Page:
From roads to dams to bridges, infrastructure in Michigan is in desperate need of funding. Just recently, a Wayne County owned and operated bridge that allows people to travel to and from Grosse Ile was shut down for at least six months so that a portion of the bridge could be removed and replaced. This is just one of many examples of failing infrastructure in Southeastern Michigan, and throughout the State as a whole. In this post we show what percentage of the Michigan Department of Transportation controlled bridges in Southeastern Michigan are in good, fair and poor condition. The data is from the Michigan Department of Transportation for 2020.
In the first map we see the percentage of MDOT bridges in each county that are considered to be in good condition. According to the National Bridge Inventory database, a bridge is considered to be in good condition when it only requires routine maintenance. Wayne County has the highest percentage at 44.5 percent, followed by Washtenaw County at 43.5 percent. Monroe County has the lowest percentage of bridges considered to be in good condition at 21 percent.
Monroe County was one of four counties in the region to have more than 66 percent of its bridges considered to be in fair condition. Both Monroe and Oakland counties have 66.1 percent of their bridges considered to be in fair condition, but Macomb County has the highest percentage of bridges in fair condition at 70.2 percent. In Livingston County 66.5 percent of the roads are in fair condition. A bridge is considered to be in fair condition when preventative maintenance and/or minor rehabilitation is needed.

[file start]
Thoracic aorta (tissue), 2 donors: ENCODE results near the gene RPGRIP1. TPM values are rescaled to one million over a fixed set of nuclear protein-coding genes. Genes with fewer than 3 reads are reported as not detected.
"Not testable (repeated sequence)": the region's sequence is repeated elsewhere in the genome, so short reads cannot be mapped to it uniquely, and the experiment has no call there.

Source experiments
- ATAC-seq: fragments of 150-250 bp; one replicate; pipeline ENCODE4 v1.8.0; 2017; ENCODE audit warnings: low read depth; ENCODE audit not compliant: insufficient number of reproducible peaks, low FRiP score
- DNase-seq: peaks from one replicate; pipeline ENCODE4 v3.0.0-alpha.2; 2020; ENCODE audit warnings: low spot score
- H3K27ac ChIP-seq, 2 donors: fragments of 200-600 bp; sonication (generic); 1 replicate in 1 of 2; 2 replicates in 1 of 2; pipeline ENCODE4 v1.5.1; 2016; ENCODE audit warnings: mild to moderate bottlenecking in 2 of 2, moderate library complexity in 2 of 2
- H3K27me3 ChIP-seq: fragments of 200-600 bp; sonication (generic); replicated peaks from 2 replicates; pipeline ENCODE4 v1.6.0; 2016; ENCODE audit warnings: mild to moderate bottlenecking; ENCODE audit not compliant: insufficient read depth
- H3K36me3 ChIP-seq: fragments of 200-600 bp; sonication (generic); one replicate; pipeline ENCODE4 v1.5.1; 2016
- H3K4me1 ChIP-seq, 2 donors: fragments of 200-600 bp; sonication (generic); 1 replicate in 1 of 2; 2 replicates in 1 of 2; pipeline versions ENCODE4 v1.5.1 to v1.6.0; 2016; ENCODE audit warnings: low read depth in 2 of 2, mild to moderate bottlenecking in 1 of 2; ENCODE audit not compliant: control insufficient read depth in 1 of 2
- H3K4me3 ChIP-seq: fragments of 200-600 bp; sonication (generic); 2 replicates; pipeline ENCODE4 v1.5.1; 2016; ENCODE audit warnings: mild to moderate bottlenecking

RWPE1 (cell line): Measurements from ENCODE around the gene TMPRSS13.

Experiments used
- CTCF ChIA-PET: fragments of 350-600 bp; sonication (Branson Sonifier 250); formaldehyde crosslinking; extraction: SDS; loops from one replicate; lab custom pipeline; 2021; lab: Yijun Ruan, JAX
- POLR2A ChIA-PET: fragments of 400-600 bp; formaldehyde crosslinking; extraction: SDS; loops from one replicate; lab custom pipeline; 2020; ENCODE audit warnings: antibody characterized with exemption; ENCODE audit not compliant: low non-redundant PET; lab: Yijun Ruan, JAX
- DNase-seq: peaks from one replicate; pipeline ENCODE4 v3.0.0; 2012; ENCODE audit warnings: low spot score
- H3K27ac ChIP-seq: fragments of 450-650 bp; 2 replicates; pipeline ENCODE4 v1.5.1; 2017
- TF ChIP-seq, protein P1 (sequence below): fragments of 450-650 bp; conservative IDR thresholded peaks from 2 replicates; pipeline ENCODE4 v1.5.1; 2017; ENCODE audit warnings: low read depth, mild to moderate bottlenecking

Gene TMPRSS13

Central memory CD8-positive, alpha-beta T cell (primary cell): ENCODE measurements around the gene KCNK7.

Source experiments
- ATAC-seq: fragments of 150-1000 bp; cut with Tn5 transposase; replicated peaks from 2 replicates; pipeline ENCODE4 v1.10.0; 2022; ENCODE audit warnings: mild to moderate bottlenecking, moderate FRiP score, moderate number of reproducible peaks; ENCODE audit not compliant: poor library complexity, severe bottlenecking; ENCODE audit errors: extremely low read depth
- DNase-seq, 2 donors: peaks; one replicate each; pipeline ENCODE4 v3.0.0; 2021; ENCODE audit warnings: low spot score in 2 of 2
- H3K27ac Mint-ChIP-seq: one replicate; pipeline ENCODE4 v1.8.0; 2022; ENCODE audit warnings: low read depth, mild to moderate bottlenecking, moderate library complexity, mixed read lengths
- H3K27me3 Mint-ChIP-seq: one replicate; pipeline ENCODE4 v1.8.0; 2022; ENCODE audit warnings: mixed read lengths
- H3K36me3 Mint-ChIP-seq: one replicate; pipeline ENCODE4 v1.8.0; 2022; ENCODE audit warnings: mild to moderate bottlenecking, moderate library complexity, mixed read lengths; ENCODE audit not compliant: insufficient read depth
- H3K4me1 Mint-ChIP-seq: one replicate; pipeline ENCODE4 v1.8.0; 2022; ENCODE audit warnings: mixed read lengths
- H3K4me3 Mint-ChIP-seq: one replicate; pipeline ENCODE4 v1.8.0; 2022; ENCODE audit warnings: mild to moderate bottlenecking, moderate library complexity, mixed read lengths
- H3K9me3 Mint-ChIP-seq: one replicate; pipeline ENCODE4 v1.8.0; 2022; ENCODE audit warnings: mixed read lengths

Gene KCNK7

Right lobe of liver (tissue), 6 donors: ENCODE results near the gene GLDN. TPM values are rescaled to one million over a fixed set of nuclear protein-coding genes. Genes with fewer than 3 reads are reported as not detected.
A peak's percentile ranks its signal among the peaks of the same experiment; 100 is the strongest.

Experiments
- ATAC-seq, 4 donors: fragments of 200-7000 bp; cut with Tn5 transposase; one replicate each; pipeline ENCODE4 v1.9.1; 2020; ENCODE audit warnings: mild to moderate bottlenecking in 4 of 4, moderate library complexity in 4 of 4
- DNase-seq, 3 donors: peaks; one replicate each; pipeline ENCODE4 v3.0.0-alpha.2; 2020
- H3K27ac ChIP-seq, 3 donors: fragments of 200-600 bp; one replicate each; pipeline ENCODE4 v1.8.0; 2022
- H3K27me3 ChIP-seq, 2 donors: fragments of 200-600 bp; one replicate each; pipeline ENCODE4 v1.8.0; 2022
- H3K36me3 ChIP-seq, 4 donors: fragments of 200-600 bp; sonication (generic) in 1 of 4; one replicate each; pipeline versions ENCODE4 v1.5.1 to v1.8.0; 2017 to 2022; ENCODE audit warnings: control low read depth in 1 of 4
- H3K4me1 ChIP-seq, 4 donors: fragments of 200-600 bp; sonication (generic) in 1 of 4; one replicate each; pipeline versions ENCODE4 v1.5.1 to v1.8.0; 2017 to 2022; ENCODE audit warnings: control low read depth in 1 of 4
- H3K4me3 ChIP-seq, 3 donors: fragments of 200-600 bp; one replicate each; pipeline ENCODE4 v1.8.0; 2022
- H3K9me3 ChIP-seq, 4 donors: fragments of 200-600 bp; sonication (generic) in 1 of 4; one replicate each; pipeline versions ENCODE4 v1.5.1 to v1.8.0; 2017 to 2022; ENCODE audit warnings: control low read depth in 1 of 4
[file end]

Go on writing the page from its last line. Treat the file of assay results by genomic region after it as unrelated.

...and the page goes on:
Washtenaw County has highest percentage of bridges in poor condition at 22.5 percent, followed by Monroe County with 12.9 percent of the bridges in poor condition. Macomb County reported that 0 percent of the bridges there are in poor condition. A bridge is considered to be in bad condition when major or emergency rehabilitation is required or if a bridge is closed due to its condition.
There is no question that Michigan’s infrastructure funding needs an overhaul so the citizens or out-of-towners traveling on roadways and bridges in the State are safe. Earlier in 2020 it was announced that the Michigan Department of Transportation planned to spend $7.3 billion on state highways and bridges over the next five years; this is an increase from the $3.8 billion that had originally been planned. The $3.5 billion increase is a result of a bond initiative Gov. Gretchen Whitmer announced. The majority of road and bridge funding in the State is received through federal and state tax dollars. Keep watching, though, because some of this funding may threatened because of the Covid-19 pandemic and the effect it is having on budgets.